- Random testing? Pacific Northwest weather expert and government critic Cliff Mass says there is a key element missing in any scientific approach to testing in the state — random sampling:
Today, Washington State is dealing with the coronavirus pandemic in ignorance. We are only testing those that have symptoms and ask for a test. We do not know what percentage of the population is currently infected. We don’t know what percentage has been infected and thus might be immune. We have no way to identify infected, but asymptomatic, people that need to be quarantined.
The Oregon program Mass lauds is hoped to achieve 100,000 tests by randomly selecting state residents and asking them to volunteer to be screened for the virus.
- Latest totals: ZIP Codes covering Capitol Hill and the northern Central District did not record a single COVID-19 case in the past seven days according to the county’s latest report. Overall, King County’s rates of COVID-19 related deaths and positive cases has continued to drop and both measures are at the lowest totals since the early stages of the pandemic — Source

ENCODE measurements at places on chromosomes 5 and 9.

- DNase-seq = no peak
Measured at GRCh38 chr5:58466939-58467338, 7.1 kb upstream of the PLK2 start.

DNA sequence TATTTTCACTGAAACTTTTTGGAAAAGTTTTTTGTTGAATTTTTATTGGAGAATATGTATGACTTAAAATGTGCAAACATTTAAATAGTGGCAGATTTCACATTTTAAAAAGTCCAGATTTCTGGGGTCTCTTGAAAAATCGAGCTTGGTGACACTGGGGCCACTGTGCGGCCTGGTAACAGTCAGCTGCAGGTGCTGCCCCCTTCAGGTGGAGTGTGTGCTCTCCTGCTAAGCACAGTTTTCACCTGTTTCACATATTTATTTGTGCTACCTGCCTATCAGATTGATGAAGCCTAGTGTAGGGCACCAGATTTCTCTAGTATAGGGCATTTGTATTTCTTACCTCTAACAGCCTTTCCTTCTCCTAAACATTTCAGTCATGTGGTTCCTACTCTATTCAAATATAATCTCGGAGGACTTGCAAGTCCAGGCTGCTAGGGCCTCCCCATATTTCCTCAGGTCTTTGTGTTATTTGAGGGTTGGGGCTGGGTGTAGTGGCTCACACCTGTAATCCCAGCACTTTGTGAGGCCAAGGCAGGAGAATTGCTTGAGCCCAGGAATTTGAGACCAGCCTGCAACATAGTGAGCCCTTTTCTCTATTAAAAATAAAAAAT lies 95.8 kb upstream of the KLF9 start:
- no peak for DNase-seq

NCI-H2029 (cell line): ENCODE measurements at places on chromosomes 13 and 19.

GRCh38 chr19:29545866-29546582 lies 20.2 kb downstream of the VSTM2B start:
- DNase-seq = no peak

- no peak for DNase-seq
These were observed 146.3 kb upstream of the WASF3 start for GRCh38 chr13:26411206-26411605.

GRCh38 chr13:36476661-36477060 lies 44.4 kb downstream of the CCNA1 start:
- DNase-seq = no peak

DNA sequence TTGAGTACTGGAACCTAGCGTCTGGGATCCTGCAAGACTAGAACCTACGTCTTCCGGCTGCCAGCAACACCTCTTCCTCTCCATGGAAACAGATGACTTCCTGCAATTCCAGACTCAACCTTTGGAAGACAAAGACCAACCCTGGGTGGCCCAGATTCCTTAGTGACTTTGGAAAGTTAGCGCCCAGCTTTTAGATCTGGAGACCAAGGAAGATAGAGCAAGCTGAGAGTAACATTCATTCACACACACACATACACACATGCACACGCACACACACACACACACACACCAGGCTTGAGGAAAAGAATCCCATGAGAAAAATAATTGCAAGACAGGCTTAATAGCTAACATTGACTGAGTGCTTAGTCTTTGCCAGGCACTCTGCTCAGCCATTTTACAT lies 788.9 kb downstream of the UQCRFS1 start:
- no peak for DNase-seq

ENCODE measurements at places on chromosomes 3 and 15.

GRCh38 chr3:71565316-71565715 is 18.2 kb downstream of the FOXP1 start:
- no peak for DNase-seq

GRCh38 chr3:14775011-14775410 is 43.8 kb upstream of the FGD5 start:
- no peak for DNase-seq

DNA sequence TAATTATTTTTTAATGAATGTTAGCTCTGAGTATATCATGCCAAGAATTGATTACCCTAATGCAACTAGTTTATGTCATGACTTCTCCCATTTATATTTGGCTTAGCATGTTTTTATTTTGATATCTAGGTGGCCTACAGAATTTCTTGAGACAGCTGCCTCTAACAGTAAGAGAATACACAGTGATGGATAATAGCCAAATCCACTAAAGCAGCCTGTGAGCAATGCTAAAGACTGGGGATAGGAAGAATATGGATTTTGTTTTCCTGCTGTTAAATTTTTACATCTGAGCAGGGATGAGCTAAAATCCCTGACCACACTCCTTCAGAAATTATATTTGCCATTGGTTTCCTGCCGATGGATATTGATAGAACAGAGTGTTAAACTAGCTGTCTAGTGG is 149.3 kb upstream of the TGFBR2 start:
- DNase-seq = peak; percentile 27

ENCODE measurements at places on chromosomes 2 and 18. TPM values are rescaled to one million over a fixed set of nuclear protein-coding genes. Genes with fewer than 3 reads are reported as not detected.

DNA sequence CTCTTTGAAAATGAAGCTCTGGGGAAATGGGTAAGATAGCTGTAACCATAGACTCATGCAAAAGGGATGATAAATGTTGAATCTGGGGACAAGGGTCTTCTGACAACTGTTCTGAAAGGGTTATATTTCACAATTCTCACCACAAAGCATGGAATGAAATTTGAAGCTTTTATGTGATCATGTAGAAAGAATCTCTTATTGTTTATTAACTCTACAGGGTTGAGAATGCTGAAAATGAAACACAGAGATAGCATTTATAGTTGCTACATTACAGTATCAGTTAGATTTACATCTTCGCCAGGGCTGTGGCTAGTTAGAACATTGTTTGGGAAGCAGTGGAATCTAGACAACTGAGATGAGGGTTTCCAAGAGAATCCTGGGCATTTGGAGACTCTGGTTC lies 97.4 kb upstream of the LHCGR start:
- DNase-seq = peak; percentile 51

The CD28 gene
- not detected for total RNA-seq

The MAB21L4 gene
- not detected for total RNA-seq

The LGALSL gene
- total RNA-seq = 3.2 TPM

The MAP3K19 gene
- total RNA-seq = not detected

- All in Washington: Seattle performers Pearl Jam, Macklemore, Ben Gibbard, and Brandi Carlile are planned to be part of the big All In Washington “virtual COVID-19 concert” on June 10th:
On June 10, 2020 at 6:30 PM, the coalition will host All In WA: A Concert for COVID Relief by presenting sponsor Amazon. The concert’s lineup boasts some of Washington state’s most well-known artists and entertainers, including, Pearl Jam, Macklemore, Brandi Carlile, Ciara, Ben Gibbard, The Black Tones, Dave Matthews, Sir Mix-A-Lot, Mary Lambert, Allen Stone, actor Joel McHale and the Seattle Seahawks’ Coach Pete Carroll and Russell Wilson. The full lineup will be announced at a later date.
The Amazon-powered All In Washington is a public-private coalition with a goal to raise $65 million for major philanthropic organizations to support Washington State families and workers. You can tune in on June 10th at allinwa.org.
- New takeout: Upper-story Odd Fellows building restaurant The Tin Table is providing a new “to go” option for the Hill starting this weekend. Find more on the CHS ‘To Go’ Calendar.